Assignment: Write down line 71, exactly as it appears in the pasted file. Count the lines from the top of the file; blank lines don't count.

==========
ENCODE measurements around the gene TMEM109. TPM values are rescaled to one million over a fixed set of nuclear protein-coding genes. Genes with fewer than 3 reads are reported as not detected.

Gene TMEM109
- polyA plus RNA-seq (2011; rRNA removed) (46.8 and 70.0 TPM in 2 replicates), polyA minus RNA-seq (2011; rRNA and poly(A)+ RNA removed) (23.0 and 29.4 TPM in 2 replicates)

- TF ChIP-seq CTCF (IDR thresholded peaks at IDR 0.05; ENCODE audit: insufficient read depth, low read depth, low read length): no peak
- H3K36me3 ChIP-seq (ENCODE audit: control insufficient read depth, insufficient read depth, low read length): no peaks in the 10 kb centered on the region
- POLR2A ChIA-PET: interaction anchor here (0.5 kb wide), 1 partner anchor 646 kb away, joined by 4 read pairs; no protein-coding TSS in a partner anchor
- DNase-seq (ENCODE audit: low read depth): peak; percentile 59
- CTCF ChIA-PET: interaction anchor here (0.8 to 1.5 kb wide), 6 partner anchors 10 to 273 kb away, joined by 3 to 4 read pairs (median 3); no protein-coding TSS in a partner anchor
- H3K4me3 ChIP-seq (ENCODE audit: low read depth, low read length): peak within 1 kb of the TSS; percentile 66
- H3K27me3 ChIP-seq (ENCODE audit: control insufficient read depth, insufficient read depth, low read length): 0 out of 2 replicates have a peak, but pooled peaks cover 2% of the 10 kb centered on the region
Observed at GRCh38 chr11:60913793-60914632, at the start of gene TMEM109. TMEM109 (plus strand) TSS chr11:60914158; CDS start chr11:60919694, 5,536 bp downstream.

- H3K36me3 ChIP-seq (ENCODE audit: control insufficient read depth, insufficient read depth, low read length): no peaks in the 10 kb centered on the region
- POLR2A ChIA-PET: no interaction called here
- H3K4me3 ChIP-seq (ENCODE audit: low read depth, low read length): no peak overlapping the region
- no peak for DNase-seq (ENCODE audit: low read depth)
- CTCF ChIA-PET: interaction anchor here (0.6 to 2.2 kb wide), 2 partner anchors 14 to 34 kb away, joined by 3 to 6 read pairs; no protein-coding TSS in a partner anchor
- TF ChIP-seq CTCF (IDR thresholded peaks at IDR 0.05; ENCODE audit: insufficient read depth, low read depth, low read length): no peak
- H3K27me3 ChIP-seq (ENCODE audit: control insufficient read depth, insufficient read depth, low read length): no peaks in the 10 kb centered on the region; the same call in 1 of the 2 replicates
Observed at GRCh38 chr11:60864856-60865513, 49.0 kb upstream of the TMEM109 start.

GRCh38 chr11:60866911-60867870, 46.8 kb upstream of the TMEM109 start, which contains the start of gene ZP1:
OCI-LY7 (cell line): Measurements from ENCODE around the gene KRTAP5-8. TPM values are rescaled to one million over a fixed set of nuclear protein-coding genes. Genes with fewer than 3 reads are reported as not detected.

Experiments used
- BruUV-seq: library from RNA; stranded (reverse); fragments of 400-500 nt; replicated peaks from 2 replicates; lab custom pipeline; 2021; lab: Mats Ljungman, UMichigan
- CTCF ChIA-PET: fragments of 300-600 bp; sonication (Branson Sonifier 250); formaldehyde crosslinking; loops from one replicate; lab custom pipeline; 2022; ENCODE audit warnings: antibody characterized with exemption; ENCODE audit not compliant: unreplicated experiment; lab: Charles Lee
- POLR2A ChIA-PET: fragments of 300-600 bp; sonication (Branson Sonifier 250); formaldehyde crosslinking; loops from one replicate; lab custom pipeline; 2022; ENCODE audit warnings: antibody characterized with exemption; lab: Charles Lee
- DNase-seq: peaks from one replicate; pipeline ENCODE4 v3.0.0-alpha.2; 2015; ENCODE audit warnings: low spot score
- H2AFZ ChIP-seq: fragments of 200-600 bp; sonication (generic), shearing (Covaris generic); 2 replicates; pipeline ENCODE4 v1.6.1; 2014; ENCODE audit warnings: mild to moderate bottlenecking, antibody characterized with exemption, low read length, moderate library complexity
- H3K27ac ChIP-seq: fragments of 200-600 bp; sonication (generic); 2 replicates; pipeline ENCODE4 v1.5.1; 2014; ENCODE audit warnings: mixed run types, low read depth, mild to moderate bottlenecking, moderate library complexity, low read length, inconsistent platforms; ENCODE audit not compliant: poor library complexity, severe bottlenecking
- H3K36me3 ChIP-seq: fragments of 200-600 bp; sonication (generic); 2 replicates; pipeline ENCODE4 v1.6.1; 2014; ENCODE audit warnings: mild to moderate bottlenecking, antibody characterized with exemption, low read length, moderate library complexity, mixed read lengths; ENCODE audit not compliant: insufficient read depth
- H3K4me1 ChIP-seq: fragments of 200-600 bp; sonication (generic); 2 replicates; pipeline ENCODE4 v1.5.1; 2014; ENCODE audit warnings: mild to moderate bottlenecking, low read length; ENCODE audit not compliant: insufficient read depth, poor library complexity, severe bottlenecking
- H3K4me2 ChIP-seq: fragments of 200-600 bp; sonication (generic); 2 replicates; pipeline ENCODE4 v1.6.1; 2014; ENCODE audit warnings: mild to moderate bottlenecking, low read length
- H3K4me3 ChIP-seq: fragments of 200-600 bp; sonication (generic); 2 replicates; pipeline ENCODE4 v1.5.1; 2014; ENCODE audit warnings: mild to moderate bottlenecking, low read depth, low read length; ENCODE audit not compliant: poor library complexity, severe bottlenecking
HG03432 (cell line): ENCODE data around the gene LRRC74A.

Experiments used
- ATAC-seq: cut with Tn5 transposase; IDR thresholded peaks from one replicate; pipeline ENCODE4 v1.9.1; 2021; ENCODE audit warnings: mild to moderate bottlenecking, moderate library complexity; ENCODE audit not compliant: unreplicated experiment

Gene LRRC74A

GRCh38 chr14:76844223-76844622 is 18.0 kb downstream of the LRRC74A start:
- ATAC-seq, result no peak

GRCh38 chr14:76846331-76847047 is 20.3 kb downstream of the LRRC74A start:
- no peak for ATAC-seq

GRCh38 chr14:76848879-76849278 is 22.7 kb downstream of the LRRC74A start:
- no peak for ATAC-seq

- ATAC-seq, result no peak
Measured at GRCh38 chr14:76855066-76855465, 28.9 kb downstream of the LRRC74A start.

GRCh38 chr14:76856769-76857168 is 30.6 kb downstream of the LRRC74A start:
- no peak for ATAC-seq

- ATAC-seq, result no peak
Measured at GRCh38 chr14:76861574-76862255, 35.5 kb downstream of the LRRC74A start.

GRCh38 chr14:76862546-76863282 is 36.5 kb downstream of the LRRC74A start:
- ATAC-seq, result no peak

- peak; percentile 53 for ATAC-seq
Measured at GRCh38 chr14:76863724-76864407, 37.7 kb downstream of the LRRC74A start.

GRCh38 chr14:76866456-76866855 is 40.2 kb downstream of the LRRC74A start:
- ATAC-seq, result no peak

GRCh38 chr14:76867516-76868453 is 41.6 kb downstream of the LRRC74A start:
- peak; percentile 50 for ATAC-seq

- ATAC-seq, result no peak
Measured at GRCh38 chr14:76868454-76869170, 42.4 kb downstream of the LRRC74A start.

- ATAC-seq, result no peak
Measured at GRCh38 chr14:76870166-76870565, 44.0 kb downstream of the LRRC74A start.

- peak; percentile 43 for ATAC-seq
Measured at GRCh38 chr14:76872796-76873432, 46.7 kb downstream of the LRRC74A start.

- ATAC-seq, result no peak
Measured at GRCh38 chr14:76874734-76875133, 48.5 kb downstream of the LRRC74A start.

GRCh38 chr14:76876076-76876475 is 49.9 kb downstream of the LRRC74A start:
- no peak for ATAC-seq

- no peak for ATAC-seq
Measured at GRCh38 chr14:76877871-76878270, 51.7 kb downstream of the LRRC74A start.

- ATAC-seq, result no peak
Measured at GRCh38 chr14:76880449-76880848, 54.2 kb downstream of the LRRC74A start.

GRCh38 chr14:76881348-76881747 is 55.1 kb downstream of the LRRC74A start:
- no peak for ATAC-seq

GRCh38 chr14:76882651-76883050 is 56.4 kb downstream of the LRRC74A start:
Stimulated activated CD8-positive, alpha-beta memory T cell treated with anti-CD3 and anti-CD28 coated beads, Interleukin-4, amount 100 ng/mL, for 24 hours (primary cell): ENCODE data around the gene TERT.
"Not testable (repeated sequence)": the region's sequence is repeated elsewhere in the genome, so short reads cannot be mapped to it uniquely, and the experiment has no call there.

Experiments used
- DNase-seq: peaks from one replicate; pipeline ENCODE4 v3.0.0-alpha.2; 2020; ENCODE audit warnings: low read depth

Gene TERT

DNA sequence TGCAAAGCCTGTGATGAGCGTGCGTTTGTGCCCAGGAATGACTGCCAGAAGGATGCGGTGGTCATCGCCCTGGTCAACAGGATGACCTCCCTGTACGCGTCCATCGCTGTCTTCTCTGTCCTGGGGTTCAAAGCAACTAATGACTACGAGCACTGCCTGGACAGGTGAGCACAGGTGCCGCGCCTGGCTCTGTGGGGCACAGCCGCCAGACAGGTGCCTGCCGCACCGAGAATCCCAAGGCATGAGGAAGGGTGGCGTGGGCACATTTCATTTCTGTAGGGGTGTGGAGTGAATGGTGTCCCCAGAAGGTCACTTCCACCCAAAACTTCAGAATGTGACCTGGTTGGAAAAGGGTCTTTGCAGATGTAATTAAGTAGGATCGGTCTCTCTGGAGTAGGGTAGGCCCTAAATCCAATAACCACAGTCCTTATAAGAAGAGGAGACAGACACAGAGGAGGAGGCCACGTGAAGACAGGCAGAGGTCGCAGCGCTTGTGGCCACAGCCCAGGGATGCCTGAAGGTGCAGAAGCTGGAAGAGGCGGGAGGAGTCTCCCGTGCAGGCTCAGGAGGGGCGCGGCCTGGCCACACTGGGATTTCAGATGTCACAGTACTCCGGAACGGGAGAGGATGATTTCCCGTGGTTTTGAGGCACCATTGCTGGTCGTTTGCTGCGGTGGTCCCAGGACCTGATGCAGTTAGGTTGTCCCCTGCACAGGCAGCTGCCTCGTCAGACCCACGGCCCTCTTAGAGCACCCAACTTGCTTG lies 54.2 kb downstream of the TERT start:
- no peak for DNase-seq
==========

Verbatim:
GRCh38 chr14:76881348-76881747 is 55.1 kb downstream of the LRRC74A start: